The Seventy Four’s Lizzie Thompson interviewed Susan Landon, a licensed marriage and family therapist, who has worked with transgender children and their families in Southern California for years. From individual and family counseling to advising with a transitioning student’s school, she has worked with high-schoolers, grade-schoolers and children who started identifying as young as 18 months. For kids who feel as if they cannot share their true self with the world, she’s their advocate – and their hero. Read our extensive and insightful interview with Landon here.
Middle school can be harder because kids are entering a time of self identifying at that age and are being met with the challenges of puberty. It can be a more difficult period with classmates. When gender nonconforming children are hitting puberty and are not wanting secondary sexual characteristics to develop, they may become very anxious and depressed. They don’t want to develop and there is so much pressure at this age to “fit in”. This is a period of time when I first see a number of kids. Often at this time, medical intervention is a choice the family will make to block physical development, ease the anxiety and depression, and allow the child and family to determine their next steps. A lot of the older kids, kids who are 16, 17, or 18, don’t seem to be having as much trouble as they used to transitioning in school.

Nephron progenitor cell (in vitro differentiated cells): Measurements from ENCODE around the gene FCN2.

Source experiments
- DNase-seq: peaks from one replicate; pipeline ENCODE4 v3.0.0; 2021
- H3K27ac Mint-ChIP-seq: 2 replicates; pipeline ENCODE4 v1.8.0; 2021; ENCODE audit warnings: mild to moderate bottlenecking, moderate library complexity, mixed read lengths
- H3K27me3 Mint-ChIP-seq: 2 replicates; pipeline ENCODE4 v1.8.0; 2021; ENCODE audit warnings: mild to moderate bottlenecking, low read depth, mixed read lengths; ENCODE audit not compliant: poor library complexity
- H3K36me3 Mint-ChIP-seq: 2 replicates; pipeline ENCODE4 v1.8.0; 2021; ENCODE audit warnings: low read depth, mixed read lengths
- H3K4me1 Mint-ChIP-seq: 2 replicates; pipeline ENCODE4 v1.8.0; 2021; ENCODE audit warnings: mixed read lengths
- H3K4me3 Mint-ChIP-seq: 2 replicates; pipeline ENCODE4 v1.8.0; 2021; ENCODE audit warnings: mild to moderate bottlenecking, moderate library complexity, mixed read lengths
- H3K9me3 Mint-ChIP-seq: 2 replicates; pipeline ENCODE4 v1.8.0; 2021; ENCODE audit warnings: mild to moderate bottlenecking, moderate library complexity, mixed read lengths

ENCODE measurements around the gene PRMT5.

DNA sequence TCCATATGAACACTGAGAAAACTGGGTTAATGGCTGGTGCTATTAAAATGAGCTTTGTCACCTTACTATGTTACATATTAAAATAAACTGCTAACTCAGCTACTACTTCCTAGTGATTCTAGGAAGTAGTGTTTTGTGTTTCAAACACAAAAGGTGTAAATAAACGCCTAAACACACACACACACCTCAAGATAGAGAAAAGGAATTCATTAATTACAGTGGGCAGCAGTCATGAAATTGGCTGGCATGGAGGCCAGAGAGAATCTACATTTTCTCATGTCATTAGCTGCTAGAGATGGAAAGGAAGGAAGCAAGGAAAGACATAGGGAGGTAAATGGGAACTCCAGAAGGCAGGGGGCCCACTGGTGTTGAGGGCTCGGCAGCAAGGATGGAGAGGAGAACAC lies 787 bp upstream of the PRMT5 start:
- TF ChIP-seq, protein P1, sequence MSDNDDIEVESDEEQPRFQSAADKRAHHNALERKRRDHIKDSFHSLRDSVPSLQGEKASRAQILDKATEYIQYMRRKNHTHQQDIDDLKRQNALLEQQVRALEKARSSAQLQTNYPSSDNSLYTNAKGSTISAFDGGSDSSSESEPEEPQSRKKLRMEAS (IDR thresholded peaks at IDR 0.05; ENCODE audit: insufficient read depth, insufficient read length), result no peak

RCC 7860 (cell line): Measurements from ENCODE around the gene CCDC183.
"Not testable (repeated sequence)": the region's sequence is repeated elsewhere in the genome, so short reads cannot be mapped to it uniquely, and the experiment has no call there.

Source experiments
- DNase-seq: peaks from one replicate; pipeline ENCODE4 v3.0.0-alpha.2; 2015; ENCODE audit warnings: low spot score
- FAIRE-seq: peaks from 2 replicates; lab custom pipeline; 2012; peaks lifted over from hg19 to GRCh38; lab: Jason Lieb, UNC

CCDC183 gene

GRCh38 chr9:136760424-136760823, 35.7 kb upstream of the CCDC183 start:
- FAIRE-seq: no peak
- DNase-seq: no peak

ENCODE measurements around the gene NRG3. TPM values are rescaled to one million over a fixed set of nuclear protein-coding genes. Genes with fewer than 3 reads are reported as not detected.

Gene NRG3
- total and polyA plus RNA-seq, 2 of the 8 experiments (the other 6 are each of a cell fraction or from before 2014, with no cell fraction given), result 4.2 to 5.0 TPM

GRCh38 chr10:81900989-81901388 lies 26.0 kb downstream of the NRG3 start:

The Community: “Why Teachers Should Leave Transgender Specifics to Parents”
Some experts, like Susan Landon above, believe it’s imperative to deal with gender identification issues at younger ages, particularly when it comes to helping kids avoid bullying at schools. But not everyone thinks that issues as complicated as gender identity belong in the grade school environment. In an exclusive essay for The Seventy Four, Dr. Brian Russell makes the case that parents know best, about when their kids are ready to have a deeper conversation about transgenderism. Read the full essay here.
I prefer that schools not presume to know better than individual children's parents when to expose those children's minds to the concept of transgenderism — certainly with any degree of specificity. I encourage educators of preteens to teach their children that it's right to be decent, and wrong to be bullies to anyone. But specific lessons on transgender issues? That’s a parent’s call.
The Classroom: “New York Schools Issued New Transgender Guidelines By State”
The Seventy Four’s Mark Keierleber digs into New York’s guidelines just recently distributed to schools across the state concerning fostering safe and supportive school environments for transgender and gender nonconforming students. It’s a fascinating survey of how schools must find a way to translate state and federal laws and policies into daily classroom procedures. Read Mark’s full report here.
How should teachers refer to a student whose preferred gender differs from that listed on their birth certificate? Which bathroom should a transgender student use? What if they want to compete on a sports team? All these common issues are addressed thoroughly in the new state guidelines, which outline state and federal laws and aid educators in applying those laws at the classroom level. “All students need a safe and supportive school environment to progress academically and developmentally,” says the guidelines. “Administrators, faculty, staff and students each play an important part in creating and sustaining that environment.”
New stories and commentaries in this ongoing series can be found here. We invite you to share your thoughts, opinions and experiences at firstname.lastname@example.org.